Samsung confirmed that threat actors had access to the source code of its Galaxy smartphones in recent security breach.
Samsung this week disclosed a data breach, threat actors had access to internal company data, including the source code of Galaxy models.
The gang announced the availability of the sample data on its Telegram channel and shared a Torrent file to download it. They also shared an image of the source code included in the stolen data.
Stolen data contains confidential Samsung source code, including:
- DEVICES/HARDWARE -Source code for every Trusted Applet (TA) installed on all samsung device’s TrustZone (TEE) with specific code for every type of TEE OS (QSEE, TEEGris etc). THIS INCLUDES DRM MODULES AND KEYMASTER/GATEKEEPER!
- Algorithms for all biometric unlock operations, including source code that communicates directly with sensor (down to the lowest level, we’re talking individual RX/TX bitstreams here).
- Bootloader source code for all recent Samsung devices, including Knox data and code for authentication.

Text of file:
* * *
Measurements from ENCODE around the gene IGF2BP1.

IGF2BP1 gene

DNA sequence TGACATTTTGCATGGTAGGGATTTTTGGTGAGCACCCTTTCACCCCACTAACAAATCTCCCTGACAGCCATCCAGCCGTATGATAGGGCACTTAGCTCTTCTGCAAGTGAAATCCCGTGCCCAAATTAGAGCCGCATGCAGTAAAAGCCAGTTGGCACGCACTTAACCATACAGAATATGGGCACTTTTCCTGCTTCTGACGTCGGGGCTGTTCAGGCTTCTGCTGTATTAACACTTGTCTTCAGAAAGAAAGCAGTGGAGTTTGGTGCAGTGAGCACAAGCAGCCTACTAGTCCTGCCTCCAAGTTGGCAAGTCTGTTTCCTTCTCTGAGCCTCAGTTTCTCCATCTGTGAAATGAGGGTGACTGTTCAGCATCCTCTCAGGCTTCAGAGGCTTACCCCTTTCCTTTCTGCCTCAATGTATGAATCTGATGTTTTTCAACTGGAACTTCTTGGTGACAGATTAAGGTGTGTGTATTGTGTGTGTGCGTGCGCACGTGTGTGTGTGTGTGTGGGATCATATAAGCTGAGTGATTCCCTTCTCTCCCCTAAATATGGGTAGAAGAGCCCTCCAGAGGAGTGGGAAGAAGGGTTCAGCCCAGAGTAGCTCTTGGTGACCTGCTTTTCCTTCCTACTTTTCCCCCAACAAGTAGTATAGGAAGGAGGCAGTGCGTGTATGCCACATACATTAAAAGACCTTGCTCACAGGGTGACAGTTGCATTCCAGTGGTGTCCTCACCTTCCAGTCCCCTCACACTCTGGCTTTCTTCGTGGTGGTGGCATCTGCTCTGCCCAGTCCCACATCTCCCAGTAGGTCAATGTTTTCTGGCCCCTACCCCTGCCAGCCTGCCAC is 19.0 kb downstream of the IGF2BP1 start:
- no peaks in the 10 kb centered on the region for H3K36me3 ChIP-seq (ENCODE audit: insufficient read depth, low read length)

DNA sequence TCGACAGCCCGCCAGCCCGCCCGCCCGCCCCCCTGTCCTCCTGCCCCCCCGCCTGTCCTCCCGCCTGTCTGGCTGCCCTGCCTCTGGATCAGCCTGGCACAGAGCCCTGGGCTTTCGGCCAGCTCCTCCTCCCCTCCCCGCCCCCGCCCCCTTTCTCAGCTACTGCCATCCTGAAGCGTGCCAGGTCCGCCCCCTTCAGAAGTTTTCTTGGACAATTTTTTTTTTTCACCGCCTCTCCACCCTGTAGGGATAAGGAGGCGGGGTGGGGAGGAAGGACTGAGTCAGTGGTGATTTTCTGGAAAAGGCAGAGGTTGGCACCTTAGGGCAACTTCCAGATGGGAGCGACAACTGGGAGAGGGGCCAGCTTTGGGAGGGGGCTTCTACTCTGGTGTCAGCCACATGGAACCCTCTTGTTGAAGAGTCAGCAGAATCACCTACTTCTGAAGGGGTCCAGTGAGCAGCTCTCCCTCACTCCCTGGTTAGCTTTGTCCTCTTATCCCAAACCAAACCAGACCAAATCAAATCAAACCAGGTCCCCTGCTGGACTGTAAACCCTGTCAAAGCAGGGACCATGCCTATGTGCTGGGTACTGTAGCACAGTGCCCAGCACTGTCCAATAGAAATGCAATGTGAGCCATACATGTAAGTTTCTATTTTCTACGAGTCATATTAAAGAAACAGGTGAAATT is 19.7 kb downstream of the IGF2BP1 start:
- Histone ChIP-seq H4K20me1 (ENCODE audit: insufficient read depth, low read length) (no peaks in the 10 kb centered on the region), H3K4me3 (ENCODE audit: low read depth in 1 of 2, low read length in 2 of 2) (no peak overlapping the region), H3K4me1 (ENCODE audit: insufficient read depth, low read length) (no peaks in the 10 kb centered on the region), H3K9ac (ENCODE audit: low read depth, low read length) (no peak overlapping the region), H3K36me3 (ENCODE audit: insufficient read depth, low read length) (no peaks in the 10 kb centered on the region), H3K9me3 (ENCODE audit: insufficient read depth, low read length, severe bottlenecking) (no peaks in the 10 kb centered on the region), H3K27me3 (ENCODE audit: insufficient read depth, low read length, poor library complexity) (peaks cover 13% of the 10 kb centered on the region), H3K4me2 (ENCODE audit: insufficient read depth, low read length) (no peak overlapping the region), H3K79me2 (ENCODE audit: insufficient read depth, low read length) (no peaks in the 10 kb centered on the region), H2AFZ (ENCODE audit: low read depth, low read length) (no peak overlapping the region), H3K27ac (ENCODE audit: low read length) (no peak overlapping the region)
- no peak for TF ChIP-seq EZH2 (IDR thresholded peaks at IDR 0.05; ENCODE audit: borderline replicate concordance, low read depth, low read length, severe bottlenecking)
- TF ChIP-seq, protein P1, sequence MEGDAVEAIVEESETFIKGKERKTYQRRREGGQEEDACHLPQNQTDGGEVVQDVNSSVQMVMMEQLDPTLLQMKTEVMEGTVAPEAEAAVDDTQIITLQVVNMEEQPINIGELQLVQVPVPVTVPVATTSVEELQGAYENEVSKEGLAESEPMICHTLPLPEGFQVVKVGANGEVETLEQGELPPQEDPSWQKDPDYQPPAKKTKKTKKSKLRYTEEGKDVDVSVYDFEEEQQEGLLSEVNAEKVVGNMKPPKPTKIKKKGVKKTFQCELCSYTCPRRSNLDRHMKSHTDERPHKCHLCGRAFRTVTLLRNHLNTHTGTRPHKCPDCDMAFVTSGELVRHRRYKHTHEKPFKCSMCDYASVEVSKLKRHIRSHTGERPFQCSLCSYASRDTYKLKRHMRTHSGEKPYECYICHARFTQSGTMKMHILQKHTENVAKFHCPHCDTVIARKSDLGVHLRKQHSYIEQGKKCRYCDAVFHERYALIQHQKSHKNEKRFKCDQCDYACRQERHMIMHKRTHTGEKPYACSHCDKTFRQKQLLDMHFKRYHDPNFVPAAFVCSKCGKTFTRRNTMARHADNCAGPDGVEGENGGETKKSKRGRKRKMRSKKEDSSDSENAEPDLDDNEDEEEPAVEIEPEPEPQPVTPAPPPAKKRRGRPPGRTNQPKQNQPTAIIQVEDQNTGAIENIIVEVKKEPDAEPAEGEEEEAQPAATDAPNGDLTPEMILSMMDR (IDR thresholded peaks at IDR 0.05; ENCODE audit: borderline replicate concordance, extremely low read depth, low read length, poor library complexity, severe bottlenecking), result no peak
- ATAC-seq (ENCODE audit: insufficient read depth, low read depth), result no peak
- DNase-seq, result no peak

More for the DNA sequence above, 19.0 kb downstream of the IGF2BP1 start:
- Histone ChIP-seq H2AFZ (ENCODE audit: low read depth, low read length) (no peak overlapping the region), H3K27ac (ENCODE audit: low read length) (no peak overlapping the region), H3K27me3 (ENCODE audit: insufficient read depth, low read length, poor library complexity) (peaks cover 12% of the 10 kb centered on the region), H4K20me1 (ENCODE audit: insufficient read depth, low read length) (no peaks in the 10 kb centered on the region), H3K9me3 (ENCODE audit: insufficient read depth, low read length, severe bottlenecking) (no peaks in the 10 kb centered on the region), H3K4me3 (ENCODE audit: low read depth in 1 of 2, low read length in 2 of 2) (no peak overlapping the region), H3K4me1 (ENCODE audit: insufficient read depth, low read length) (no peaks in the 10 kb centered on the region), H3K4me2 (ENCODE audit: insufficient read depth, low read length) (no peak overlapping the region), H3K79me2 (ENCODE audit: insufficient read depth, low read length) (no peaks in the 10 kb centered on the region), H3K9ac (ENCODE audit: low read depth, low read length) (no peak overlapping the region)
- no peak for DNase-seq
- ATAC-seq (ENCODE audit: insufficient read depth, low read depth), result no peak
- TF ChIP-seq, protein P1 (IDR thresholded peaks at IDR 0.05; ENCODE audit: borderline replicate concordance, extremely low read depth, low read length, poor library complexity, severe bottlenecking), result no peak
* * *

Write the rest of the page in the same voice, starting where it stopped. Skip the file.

- Various other data, confidential source code from Qualcomm.
Now the company confirmed that the attack resulted in then exposure of sensitive company data.
“There was a security breach relating to certain internal company data,” Samsung told Bloomberg. “According to our initial analysis, the breach involves some source code relating to the operation of Galaxy devices, but does not include the personal information of our consumers or employees. Currently, we do not anticipate any impact to our business or customers. We have implemented measures to prevent further such incidents and will continue to serve our customers without disruption.”
At this time it is not possible to determine the ransom demand make to Samsung by the LAPSUS$ gang.
Recently, the Lapsus$ ransomware gang claimed responsibility for the cyber attack against chipmaker giant NVIDIA. The group announced to have stolen 1 TB of data from the company’s network. The ransomware gang leaked online around 20GB of data, including credentials for all Nvidia employees.
The gang released over 70,000 employee email addresses and NTLM password hashes.
(SecurityAffairs – hacking, Lapsus$ ransomware)